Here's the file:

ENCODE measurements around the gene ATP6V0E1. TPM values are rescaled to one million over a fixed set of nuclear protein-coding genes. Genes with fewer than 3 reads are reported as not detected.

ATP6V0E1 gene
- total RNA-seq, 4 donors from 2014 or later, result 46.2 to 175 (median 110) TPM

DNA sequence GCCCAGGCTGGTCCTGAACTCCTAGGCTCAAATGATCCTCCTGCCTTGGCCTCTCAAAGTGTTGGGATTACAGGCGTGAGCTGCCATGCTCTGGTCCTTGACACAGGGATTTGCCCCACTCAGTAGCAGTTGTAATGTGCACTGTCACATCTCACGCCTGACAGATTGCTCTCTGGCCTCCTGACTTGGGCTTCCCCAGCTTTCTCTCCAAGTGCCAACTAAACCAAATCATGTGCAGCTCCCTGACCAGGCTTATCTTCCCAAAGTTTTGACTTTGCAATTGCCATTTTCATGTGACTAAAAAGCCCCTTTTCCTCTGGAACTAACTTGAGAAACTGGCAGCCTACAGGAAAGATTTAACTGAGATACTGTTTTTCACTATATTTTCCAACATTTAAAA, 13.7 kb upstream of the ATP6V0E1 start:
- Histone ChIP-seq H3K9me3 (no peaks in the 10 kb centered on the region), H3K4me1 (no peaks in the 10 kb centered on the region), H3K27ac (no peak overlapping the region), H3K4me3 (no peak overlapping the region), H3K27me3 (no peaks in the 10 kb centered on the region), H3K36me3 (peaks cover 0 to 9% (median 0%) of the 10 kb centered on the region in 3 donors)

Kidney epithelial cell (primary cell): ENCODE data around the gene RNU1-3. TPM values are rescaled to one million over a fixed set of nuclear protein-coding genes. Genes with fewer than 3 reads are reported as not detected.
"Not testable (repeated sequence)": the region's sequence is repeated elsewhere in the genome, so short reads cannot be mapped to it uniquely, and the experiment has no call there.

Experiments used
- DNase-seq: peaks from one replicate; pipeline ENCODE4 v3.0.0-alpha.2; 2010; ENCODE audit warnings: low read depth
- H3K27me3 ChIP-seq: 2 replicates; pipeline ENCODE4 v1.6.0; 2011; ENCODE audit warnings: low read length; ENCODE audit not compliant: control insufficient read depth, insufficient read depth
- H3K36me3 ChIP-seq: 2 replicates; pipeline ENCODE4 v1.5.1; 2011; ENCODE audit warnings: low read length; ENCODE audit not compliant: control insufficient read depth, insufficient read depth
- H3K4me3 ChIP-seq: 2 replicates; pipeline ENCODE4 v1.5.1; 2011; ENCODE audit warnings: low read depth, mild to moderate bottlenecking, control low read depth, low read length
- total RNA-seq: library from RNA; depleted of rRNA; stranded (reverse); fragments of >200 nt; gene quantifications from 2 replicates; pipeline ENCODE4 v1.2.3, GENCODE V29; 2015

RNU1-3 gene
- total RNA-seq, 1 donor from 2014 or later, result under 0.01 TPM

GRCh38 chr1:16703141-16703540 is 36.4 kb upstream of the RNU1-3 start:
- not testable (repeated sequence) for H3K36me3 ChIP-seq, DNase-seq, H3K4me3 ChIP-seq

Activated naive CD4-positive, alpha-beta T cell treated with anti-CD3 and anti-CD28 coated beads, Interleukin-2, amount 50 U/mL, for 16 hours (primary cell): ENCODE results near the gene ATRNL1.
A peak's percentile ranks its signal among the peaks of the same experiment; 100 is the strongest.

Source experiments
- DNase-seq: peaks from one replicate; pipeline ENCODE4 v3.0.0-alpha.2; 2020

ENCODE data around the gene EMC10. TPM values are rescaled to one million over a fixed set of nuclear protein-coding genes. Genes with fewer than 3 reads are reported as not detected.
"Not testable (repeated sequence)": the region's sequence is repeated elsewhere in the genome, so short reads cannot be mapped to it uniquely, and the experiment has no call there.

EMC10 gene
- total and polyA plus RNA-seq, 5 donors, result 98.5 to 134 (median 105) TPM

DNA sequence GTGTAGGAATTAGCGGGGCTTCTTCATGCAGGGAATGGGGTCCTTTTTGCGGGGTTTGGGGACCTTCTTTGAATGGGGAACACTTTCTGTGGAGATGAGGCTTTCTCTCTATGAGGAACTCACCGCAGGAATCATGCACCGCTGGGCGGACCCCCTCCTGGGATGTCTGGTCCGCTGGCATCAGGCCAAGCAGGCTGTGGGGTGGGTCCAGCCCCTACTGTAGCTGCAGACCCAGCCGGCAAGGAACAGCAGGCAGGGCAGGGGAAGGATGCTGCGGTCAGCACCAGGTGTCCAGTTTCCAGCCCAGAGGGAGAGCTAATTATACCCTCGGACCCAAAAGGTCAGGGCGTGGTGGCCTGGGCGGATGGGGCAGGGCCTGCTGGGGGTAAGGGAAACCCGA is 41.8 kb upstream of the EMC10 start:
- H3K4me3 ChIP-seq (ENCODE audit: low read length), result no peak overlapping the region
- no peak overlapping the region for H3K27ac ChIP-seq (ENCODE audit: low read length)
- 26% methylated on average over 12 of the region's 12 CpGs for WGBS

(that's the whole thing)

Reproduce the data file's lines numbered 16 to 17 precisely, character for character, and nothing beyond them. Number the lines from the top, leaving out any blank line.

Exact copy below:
GRCh38 chr1:16703141-16703540 is 36.4 kb upstream of the RNU1-3 start:
- not testable (repeated sequence) for H3K36me3 ChIP-seq, DNase-seq, H3K4me3 ChIP-seq